LBP hits historic low of 100,000 to dollar as banks resume strike
The Lebanese pound sank to a historic low against the dollar on the parallel market Tuesday, foreign exchange dealers said, as banks in the crisis-hit country resumed an open-ended strike.
The Lebanese pound, officially pegged at 15,000 to the dollar, was trading at 100,000 against the greenback, dealers said -- a dizzying plunge from 1,507 before the economic crisis hit in 2019.
The currency's market value was at around 60,000 to the dollar in late January.
Tuesday's low marked another somber milestone in an economic meltdown that has pushed most of the population into poverty.
Despite the gravity of the crisis, the country has no president and only a caretaker government amid persistent deadlock between rival alliances in parliament.
Lebanese banks that have long imposed draconian withdrawal restrictions -- essentially locking depositors out of their life savings -- were closed on Tuesday as they resumed an open-ended strike.
The strike began early last month to protest what the Association of Banks in Lebanon described as "arbitrary" judicial measures against lenders, after depositors filed lawsuits to retrieve savings.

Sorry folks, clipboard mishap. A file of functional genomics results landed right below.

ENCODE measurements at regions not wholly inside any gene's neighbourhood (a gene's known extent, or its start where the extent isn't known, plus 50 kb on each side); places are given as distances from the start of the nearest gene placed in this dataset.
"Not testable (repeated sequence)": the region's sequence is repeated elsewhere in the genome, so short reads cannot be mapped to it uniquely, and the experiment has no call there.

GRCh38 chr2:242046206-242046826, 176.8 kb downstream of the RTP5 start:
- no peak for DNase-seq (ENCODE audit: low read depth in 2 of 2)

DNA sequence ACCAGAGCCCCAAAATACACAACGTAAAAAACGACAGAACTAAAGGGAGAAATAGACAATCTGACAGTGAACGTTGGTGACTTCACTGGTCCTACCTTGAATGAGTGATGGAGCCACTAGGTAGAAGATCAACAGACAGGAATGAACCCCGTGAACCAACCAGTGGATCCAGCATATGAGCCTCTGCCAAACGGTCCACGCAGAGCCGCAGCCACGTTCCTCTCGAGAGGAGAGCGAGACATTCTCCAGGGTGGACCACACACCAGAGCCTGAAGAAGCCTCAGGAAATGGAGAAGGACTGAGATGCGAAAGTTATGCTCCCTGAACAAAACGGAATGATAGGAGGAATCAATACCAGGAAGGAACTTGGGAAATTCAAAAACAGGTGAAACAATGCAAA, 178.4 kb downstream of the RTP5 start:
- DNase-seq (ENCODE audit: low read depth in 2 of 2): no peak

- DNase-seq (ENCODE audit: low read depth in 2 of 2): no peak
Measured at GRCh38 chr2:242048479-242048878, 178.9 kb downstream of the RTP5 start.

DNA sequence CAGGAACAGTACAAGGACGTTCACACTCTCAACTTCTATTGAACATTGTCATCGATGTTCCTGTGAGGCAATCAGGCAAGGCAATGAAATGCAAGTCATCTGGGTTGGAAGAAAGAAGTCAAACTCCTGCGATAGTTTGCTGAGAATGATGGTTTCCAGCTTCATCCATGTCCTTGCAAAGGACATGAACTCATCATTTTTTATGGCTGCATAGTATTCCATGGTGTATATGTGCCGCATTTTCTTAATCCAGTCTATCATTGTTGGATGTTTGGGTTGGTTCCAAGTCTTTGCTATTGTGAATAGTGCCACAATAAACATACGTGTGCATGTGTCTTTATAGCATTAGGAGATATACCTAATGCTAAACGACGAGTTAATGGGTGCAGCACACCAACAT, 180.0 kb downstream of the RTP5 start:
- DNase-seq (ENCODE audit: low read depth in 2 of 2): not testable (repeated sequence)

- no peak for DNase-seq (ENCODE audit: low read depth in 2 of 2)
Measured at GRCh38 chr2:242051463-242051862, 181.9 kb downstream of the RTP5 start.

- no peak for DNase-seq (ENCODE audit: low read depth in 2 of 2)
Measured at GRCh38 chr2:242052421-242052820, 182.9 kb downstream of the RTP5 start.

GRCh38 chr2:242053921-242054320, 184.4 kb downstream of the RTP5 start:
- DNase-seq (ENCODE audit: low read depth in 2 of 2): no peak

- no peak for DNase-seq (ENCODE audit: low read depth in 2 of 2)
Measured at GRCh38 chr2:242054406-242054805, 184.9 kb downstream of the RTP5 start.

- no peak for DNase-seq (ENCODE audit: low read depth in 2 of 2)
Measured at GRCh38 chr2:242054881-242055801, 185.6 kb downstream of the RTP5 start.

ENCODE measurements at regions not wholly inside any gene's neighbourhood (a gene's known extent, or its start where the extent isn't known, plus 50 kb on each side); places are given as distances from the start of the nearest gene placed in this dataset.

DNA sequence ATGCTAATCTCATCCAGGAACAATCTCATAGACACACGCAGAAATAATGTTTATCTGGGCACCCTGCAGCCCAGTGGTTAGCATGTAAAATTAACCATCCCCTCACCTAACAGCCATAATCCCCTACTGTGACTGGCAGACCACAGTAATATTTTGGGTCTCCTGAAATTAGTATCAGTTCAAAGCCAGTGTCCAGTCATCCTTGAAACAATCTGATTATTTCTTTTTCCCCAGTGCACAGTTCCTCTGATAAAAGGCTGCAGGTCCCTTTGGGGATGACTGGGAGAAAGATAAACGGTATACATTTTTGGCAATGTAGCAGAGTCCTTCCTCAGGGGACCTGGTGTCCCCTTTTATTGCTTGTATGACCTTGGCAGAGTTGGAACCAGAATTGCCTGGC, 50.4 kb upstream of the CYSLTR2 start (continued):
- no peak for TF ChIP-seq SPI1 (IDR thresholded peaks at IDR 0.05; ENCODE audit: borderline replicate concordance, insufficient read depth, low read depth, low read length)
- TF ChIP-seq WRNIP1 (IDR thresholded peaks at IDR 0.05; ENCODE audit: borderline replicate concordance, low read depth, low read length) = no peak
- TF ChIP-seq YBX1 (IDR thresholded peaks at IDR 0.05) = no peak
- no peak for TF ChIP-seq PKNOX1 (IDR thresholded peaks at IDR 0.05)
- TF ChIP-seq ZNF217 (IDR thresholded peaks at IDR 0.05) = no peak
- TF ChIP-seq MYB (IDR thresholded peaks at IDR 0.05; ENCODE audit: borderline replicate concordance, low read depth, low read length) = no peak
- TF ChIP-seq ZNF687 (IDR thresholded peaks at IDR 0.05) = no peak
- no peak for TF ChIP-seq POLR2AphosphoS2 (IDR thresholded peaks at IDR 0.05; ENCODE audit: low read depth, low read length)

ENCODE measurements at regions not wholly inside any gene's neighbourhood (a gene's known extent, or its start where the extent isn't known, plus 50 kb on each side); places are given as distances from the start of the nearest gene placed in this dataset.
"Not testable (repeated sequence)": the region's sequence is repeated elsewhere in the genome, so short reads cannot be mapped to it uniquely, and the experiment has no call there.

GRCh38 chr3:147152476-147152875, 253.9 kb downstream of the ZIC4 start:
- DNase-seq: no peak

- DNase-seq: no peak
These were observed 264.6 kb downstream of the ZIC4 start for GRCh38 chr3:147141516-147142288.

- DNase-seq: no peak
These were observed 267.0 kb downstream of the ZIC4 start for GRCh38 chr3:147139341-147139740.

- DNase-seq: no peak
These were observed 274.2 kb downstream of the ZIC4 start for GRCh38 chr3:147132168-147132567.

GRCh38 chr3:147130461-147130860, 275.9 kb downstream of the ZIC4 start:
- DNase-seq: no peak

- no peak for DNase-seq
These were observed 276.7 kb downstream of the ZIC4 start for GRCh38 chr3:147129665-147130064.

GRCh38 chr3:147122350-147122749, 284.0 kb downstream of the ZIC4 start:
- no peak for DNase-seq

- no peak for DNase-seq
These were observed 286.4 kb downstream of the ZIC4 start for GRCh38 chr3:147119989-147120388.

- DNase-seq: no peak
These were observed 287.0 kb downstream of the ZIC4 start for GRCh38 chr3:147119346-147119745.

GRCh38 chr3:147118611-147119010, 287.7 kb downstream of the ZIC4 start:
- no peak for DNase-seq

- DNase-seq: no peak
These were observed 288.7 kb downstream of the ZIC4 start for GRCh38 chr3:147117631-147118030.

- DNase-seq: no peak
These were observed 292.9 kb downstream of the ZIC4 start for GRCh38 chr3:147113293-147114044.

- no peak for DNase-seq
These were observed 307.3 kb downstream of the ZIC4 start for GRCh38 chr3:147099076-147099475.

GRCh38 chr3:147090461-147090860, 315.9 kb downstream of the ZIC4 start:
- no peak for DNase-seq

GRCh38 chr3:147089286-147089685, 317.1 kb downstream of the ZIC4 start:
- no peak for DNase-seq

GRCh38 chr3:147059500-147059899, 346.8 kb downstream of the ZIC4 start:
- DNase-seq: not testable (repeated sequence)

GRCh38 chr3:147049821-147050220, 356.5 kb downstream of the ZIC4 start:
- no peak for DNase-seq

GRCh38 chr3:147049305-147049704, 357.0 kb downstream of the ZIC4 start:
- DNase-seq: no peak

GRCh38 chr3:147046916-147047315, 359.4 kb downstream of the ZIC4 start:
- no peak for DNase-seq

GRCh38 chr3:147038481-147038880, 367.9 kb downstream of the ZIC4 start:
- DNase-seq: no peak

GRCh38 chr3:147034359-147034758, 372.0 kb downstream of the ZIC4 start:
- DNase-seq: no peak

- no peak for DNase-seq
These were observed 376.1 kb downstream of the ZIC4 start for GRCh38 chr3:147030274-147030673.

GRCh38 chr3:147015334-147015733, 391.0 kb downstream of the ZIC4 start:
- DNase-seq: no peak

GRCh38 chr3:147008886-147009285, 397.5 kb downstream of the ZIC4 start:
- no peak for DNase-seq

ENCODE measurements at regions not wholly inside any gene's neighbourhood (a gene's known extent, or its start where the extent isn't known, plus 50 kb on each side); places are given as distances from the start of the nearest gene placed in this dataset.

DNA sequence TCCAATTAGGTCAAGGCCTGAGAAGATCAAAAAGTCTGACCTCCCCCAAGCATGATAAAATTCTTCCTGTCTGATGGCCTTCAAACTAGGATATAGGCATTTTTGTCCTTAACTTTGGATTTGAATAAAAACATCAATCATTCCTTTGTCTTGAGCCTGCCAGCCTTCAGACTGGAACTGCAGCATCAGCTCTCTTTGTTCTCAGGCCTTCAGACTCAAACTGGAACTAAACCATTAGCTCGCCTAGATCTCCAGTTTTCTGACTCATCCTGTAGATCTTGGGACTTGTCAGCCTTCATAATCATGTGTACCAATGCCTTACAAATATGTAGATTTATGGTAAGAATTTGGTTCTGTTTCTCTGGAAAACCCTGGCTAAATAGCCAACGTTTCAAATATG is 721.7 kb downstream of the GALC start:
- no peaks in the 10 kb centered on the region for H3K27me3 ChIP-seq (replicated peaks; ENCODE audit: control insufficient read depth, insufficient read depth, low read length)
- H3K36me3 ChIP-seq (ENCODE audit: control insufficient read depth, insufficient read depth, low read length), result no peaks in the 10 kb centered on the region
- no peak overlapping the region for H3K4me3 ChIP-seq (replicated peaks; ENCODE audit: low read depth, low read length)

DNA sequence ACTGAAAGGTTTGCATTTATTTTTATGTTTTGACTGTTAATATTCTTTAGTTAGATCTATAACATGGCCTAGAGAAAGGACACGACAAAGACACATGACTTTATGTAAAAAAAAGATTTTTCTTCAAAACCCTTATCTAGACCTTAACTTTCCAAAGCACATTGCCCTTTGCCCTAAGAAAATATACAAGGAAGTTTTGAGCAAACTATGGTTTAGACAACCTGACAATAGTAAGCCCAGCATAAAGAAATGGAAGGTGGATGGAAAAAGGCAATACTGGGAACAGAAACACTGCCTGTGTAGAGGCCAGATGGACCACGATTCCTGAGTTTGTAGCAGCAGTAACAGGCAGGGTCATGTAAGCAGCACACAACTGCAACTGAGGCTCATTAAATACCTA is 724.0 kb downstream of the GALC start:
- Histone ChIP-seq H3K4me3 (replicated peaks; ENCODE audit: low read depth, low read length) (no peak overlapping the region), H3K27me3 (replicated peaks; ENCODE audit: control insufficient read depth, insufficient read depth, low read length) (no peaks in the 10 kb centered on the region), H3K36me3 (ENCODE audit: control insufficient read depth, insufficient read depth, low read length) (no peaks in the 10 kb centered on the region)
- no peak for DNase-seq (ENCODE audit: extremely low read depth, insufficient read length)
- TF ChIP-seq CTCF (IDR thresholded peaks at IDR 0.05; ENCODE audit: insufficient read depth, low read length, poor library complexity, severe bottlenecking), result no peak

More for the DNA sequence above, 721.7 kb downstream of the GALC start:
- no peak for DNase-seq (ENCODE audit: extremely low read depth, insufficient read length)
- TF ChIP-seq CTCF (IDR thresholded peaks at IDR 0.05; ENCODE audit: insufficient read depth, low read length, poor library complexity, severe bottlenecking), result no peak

Over the past three years, bank withdrawal limits have sparked public outrage that has seen some Lebanese resort to armed hold-ups in a bid to lay hands on their own money.
Following lawsuits, some judges sought to seize the funds of bank directors or board members, or to force lenders to pay out customers' dollar deposits in pounds at the old 1,507 exchange rate.
Customers had a two-week reprieve from the strike after caretaker Prime Minister Najib Mikati intervened late last month to impede the work of one of the judges investigating banks, Mount Lebanon Prosecutor Judge Ghada Aoun.
Lebanon has had no president since Michel Aoun's term ended in October. Repeated sessions of parliament convened to elect a successor have all failed to reach agreement on a consensus candidate.